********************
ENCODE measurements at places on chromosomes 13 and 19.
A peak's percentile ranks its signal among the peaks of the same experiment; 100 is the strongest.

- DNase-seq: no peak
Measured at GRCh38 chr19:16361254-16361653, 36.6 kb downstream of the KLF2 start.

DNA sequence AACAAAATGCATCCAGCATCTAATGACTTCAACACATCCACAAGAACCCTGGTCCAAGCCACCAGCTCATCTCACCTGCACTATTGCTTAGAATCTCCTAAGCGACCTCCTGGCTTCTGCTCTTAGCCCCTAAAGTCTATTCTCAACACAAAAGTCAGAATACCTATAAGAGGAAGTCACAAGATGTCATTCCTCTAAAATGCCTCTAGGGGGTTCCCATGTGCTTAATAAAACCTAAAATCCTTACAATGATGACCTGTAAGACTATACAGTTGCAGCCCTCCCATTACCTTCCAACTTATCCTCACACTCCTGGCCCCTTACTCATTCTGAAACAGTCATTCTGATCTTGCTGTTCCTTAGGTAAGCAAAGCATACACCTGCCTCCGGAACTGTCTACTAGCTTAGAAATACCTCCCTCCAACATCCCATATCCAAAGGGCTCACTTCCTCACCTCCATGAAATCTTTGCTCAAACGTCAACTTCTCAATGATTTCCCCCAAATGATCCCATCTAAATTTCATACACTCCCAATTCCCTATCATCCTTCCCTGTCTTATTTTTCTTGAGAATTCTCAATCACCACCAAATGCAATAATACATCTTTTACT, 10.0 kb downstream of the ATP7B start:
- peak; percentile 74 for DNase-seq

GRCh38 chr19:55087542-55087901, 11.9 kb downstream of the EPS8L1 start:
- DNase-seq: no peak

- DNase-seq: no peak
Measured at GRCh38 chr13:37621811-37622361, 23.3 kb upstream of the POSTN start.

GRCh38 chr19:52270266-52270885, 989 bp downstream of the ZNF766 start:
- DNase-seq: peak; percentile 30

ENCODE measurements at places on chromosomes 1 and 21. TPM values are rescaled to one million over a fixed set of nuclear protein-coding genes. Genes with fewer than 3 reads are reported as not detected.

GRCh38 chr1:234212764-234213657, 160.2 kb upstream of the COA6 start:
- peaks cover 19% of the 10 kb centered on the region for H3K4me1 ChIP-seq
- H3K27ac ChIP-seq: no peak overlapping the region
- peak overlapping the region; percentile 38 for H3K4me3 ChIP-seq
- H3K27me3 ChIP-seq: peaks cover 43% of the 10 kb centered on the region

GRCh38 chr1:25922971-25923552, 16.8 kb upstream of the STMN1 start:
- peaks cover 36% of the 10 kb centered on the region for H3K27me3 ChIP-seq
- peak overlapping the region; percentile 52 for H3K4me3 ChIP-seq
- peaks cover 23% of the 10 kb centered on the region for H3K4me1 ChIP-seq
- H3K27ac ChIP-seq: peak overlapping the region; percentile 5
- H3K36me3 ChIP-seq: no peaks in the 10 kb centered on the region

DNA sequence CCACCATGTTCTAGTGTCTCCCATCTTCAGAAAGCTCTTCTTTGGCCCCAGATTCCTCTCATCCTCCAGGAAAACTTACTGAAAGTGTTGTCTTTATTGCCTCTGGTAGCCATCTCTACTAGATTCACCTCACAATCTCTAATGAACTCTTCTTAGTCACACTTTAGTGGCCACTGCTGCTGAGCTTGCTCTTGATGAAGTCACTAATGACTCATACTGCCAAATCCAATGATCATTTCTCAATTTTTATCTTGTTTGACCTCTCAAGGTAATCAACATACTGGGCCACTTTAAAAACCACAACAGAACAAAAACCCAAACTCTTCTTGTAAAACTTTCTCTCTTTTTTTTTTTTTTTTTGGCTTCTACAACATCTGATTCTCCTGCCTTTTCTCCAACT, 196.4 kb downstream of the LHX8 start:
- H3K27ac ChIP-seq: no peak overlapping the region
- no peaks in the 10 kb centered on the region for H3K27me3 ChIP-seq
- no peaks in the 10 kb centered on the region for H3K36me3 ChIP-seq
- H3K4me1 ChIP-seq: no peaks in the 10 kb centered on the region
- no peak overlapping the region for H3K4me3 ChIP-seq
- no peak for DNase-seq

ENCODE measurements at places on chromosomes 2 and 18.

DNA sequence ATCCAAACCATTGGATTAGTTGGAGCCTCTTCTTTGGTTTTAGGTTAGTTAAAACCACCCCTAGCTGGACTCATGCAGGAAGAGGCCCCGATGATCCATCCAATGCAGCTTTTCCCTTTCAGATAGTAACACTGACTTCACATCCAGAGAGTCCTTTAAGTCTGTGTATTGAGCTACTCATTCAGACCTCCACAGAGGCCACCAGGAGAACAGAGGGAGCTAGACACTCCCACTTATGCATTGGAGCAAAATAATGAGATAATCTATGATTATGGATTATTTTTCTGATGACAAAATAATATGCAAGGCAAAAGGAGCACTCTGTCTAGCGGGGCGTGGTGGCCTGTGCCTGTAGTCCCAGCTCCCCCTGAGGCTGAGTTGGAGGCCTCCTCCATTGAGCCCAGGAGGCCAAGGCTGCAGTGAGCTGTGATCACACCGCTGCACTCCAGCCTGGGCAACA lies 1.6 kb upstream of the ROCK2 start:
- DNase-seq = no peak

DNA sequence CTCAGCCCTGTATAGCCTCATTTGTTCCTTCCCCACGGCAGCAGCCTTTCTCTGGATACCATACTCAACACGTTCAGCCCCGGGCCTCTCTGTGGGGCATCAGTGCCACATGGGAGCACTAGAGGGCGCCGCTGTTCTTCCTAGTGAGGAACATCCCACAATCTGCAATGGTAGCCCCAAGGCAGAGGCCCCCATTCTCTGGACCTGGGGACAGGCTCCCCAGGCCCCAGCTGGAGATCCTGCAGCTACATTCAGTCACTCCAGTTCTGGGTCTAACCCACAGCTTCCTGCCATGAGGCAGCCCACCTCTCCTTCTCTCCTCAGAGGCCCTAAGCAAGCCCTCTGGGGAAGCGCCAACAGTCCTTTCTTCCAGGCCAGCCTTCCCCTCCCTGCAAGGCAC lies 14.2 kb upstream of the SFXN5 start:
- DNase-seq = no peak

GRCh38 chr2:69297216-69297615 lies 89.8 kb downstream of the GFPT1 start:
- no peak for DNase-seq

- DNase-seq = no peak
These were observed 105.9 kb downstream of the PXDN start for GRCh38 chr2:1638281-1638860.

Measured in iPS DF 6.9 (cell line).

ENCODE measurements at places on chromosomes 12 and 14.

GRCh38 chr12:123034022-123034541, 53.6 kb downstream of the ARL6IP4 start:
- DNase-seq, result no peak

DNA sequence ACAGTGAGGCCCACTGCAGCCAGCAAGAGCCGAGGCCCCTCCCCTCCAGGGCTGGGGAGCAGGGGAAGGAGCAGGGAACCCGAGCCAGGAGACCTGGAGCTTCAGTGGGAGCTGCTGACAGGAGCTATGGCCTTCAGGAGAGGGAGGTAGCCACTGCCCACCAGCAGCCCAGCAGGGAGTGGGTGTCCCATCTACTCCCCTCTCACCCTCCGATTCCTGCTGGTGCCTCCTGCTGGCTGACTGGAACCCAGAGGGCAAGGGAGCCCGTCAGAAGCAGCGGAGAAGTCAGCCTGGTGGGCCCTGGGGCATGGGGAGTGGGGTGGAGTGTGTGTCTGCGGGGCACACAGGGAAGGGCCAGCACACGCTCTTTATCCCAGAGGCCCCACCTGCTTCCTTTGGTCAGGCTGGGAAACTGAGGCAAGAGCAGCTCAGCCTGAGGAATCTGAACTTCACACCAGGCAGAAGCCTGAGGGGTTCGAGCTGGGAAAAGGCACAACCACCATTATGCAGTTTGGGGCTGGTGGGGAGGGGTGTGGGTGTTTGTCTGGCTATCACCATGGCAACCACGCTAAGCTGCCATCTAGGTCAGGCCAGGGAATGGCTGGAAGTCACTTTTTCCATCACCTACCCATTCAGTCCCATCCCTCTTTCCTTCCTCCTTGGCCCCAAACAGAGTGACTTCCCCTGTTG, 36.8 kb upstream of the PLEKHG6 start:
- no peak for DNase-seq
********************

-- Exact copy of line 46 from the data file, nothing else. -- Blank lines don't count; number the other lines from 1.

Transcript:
- no peak for DNase-seq